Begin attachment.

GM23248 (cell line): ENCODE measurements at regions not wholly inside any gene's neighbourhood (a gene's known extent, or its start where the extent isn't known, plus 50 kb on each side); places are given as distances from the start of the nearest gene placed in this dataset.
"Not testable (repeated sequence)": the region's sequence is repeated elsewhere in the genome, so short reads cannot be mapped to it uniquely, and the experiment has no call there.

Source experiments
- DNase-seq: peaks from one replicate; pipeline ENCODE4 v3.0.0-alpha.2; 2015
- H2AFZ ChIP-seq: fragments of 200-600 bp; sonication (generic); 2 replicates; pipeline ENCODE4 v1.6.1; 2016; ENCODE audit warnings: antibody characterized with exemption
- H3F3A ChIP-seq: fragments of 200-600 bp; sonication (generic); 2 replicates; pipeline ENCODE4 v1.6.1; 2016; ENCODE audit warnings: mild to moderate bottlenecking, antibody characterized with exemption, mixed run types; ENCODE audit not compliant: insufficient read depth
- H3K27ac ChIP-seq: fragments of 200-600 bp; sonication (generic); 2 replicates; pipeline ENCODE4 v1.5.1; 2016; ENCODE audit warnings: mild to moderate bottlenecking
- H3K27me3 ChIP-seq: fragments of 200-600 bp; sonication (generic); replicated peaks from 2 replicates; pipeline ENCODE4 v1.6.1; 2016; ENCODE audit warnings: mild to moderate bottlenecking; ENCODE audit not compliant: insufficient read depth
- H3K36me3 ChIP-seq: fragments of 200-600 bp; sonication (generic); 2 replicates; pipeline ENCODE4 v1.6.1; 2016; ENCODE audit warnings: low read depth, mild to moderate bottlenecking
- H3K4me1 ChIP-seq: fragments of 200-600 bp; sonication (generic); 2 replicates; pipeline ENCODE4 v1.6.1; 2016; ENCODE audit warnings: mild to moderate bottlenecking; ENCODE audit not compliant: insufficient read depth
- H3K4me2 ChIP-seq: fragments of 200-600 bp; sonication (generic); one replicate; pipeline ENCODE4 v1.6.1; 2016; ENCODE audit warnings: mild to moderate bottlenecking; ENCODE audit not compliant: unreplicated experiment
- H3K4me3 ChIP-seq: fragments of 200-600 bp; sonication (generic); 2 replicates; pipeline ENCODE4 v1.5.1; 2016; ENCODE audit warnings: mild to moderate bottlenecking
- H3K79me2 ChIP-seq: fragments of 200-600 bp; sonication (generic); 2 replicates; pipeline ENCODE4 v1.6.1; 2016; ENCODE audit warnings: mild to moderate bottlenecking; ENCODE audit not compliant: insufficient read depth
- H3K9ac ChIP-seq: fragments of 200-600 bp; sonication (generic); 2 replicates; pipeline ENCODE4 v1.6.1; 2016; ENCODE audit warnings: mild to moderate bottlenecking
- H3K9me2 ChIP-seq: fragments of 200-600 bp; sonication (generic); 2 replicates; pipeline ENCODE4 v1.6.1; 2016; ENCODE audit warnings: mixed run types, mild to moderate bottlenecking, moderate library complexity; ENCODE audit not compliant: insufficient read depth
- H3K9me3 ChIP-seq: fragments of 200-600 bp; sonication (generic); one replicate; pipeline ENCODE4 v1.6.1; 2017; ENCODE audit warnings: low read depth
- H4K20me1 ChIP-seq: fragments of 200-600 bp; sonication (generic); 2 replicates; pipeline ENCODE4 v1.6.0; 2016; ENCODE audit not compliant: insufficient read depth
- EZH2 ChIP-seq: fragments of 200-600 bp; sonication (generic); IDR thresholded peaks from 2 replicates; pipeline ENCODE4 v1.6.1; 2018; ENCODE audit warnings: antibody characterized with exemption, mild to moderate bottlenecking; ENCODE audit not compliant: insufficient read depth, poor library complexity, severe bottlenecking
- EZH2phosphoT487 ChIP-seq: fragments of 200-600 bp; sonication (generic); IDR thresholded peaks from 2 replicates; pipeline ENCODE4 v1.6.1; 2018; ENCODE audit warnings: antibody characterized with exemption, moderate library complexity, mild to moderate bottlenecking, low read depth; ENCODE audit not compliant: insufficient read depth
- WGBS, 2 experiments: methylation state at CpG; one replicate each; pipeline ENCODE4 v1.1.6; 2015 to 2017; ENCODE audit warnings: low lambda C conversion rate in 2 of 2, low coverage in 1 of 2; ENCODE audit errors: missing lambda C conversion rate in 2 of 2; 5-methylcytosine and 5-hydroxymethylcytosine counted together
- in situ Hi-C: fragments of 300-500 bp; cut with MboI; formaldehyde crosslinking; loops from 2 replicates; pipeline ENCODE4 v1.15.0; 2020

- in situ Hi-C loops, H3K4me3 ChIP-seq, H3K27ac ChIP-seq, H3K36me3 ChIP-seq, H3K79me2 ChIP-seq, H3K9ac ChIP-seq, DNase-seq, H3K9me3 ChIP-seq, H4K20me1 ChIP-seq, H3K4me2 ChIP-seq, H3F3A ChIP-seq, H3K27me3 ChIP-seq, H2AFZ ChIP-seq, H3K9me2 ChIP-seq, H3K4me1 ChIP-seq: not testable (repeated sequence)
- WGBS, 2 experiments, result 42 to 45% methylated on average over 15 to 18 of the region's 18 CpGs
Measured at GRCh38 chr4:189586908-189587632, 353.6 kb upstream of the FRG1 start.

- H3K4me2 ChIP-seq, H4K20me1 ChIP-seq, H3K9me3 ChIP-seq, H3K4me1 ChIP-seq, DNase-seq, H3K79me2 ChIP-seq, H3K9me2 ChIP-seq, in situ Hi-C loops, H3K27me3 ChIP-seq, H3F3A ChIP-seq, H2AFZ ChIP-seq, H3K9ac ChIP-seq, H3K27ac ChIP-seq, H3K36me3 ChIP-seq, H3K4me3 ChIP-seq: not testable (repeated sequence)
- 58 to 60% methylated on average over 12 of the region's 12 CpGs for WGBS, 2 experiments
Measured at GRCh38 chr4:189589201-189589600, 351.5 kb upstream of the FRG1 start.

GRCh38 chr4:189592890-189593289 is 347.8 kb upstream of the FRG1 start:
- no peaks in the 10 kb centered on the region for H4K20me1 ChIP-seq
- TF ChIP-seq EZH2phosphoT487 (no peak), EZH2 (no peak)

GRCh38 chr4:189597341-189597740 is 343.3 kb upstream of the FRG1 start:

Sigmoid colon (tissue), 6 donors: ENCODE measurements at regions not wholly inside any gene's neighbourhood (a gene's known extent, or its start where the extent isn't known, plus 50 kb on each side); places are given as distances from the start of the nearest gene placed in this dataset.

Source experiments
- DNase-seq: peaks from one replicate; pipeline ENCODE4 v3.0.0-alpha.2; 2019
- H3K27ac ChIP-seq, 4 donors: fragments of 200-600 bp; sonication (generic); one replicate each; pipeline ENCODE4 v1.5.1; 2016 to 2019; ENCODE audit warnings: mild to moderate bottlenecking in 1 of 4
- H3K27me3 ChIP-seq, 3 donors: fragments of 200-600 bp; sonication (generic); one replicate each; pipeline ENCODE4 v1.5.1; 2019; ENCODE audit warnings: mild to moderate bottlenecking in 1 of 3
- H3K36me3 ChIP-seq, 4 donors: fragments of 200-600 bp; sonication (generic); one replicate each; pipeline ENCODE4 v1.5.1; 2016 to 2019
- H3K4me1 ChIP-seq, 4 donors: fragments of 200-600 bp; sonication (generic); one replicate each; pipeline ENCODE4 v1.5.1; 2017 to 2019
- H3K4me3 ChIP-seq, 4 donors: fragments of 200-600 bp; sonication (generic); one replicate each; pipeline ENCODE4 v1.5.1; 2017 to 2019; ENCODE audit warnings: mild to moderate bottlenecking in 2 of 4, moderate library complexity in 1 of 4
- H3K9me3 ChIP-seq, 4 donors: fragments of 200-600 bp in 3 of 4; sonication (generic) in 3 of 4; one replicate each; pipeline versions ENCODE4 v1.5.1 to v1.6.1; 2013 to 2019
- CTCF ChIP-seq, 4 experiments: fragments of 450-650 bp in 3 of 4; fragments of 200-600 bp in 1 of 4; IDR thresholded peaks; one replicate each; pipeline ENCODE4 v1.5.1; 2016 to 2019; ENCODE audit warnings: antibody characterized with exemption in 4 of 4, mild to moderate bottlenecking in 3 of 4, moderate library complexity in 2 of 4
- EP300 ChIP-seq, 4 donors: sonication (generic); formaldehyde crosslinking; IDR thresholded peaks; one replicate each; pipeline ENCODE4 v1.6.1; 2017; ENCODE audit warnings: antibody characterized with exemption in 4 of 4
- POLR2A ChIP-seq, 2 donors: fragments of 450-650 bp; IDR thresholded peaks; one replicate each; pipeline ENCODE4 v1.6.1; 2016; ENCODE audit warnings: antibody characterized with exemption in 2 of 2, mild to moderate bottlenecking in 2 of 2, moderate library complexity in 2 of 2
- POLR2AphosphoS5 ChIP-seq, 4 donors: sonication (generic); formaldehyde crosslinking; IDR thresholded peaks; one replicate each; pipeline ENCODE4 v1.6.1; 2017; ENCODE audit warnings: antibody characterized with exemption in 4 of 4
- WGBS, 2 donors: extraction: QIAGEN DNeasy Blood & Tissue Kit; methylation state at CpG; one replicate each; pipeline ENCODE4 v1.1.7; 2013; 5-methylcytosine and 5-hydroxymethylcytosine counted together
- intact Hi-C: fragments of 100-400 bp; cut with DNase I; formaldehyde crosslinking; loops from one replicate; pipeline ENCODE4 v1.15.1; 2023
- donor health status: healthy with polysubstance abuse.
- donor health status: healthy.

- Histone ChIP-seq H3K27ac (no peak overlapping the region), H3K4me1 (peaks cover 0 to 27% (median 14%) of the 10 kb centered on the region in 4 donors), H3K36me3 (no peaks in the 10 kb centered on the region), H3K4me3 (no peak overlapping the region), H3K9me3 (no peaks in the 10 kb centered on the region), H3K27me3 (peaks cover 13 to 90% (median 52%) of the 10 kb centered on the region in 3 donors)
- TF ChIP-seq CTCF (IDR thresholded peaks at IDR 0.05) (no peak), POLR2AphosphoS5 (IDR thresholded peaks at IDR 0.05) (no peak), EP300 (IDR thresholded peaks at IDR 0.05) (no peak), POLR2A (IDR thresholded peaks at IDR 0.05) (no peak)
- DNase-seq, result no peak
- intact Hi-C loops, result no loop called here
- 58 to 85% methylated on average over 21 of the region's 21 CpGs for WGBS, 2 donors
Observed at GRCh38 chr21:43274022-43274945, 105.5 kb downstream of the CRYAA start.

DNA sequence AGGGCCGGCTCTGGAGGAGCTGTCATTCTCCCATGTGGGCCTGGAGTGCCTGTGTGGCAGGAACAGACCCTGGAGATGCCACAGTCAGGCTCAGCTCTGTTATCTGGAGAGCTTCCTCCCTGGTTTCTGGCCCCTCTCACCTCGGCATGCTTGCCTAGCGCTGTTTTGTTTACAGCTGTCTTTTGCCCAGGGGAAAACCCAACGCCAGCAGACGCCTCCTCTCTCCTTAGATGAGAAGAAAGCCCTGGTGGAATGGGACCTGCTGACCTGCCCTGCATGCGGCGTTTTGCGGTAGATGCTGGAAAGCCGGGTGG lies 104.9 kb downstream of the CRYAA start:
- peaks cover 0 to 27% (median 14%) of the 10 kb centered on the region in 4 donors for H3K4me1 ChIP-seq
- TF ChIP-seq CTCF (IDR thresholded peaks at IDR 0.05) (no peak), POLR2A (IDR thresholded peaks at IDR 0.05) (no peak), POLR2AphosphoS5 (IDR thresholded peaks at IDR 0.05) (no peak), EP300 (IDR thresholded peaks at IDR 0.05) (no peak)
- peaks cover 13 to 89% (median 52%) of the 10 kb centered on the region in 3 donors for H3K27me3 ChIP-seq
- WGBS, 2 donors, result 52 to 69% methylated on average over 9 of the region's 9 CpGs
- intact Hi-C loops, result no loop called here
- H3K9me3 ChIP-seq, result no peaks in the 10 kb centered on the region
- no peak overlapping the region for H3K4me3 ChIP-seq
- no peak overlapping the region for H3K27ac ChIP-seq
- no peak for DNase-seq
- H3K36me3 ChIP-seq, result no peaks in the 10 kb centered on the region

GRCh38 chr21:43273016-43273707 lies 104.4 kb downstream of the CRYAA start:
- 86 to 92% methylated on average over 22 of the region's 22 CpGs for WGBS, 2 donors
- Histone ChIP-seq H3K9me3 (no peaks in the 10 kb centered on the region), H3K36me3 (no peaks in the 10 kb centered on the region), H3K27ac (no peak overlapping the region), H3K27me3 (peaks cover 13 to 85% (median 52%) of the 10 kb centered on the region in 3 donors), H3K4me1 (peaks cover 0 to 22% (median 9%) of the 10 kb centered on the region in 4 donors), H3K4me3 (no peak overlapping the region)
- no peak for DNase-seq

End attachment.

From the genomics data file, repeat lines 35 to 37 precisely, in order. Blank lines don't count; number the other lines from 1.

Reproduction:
- H3K27ac ChIP-seq, 4 donors: fragments of 200-600 bp; sonication (generic); one replicate each; pipeline ENCODE4 v1.5.1; 2016 to 2019; ENCODE audit warnings: mild to moderate bottlenecking in 1 of 4
- H3K27me3 ChIP-seq, 3 donors: fragments of 200-600 bp; sonication (generic); one replicate each; pipeline ENCODE4 v1.5.1; 2019; ENCODE audit warnings: mild to moderate bottlenecking in 1 of 3
- H3K36me3 ChIP-seq, 4 donors: fragments of 200-600 bp; sonication (generic); one replicate each; pipeline ENCODE4 v1.5.1; 2016 to 2019